Broker Check

Life Your Way

Life Your Way

No two clients are the same. At SecurEstate, we truly believe that. But we also recognize many people tend to experience remarkably similar emotions as they near retirement. In fact, one scenario plays out quite regularly in our office.

A married couple comes to see us for the first time. They’re going to retire soon – or, at least they hope they are. They’re feeling a little nervous (and definitely out of their comfort zone). Perhaps they’re wondering if they should have done this years ago.

The meeting begins as the couple drops an unwieldy stack of papers on the table. It’s a hodgepodge of financial products, insurance plans, and 401(K) statements. As we work our way through the documents, questions arise: “Do we have enough money to retire?” “We’d like to retire in two years. Can we?” “How do we compare to other people our age?”

They’re all fair questions. But they’re based on the assumption that there’s just one kind of retirement. In reality, your retirement plan should be founded on your own unique lifestyle – not some generic template. So to address these concerns, it’s important for us to get a clear picture of a.) your retirement lifestyle expectations and b.) your financial ability to support those expectations.

Your Retirement Lifestyle Expectations

For some, the perfect retirement consists of mornings on the golf course and afternoons in the backyard – with plenty of recliner time in between. For others it’s summer in the Midwest and winter in the Sunbelt, along with a heavy dose of excursions to far-flung exotic locations.

Of course, these are two extreme examples. In actuality, most people tend to fall somewhere in the middle.

The point is, one dream retirement may cost more than another. Once we develop a clear picture of what you what your retirement to be, we’ll understand the income necessary to support it.

Your Financial Ability to Support Those Expectations

Statistics say that a person who retires at 65 will live past age 83.* That’s 18 years. And when you consider continued advances in healthcare, it could be even longer. But length of retirement is just one factor to consider when assessing a client’s financial needs. At SecurEstate, we look at a host of factors, including:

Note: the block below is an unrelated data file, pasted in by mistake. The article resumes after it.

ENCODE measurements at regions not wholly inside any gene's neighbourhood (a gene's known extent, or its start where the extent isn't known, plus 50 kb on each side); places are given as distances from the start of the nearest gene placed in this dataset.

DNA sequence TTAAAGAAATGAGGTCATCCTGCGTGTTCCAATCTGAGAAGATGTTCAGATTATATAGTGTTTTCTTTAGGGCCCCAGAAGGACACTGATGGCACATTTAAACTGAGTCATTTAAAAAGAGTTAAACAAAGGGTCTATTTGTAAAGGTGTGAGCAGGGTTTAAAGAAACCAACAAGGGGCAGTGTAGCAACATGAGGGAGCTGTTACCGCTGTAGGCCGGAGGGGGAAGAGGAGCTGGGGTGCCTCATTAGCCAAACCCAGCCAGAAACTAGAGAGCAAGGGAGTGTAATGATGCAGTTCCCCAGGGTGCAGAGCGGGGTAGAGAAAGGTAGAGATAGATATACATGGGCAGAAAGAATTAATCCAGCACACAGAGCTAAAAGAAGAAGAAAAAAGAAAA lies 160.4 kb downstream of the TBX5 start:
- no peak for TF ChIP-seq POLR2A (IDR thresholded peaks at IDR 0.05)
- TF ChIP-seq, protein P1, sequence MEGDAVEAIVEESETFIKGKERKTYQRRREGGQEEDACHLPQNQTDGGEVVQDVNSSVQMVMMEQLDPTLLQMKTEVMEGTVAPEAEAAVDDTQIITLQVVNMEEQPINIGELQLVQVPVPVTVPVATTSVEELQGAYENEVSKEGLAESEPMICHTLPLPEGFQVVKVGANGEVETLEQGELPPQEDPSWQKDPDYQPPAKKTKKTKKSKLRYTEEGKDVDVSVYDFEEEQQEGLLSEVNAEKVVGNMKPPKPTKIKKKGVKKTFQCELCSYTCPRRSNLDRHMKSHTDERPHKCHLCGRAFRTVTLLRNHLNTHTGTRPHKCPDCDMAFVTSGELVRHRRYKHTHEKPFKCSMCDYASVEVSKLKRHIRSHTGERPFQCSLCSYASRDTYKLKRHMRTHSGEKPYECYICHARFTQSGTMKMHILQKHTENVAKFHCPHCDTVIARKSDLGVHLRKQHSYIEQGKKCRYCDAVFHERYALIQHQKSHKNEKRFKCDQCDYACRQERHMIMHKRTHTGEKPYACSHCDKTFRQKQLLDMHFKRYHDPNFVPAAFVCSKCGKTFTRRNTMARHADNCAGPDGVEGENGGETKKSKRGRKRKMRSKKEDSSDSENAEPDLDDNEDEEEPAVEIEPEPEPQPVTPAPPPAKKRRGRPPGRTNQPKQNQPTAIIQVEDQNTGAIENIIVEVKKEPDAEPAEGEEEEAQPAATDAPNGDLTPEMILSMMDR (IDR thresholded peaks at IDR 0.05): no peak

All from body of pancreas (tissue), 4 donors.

-Inflation – What car were you driving 18 years ago? What did it cost? What were you paying for groceries? The cost of living obviously goes up, and any well-designed retirement plan must take that into consideration.

-Distribution Rate and Investment Strategy – The distribution rate (the percentage of your nest egg that is distributed annually) has to be supported by an investment strategy consistent with that rate. Simply put, if you are earning 4% in CD’s and you are distributing 6% each year, you may run out of money.

-Volatility – Conventional wisdom says to buy and hold stocks for the long haul. But conventional wisdom isn’t always right. Most retired people living on their assets can’t afford to take a large financial hit. If too many of your assets are exposed to risk, you could be one bear market away from a very unfortunate situation.

The peak of the last bull market occurred on October 22, 2007. From that high point, the US markets dropped by approximately 60% until March 9, 2009. When you combine a 60% drop in value with a 6% distribution rate over that 16-month period, the account would have lost approximately 68% of its value.

So, for every $100,000 in the account on October 22, 2007 there would only be $32,000 remaining on March 9, 2009**. That amount ($6,000 a year), if left unchanged, would now represent over an 18% distribution rate. Simply put: good recovery or not, the money may soon be gone.

In Summary

A number of factors will affect your retirement strategy. And as time goes by, those factors will change. That’s why, at SecurEstate, we take a proactive approach to assessing our clients’ needs on an ongoing basis.

If you’re ready to talk about your retirement plan, we welcome you to contact us.

*Source: Center for Disease Control and Prevention. Health, United States 2008, Table 26.

**U.S. market measured by the S&P 500 index. Indexes are unmanaged measures of market conditions. It is not possible to invest directly in an index. Past perform is not indicative of future results.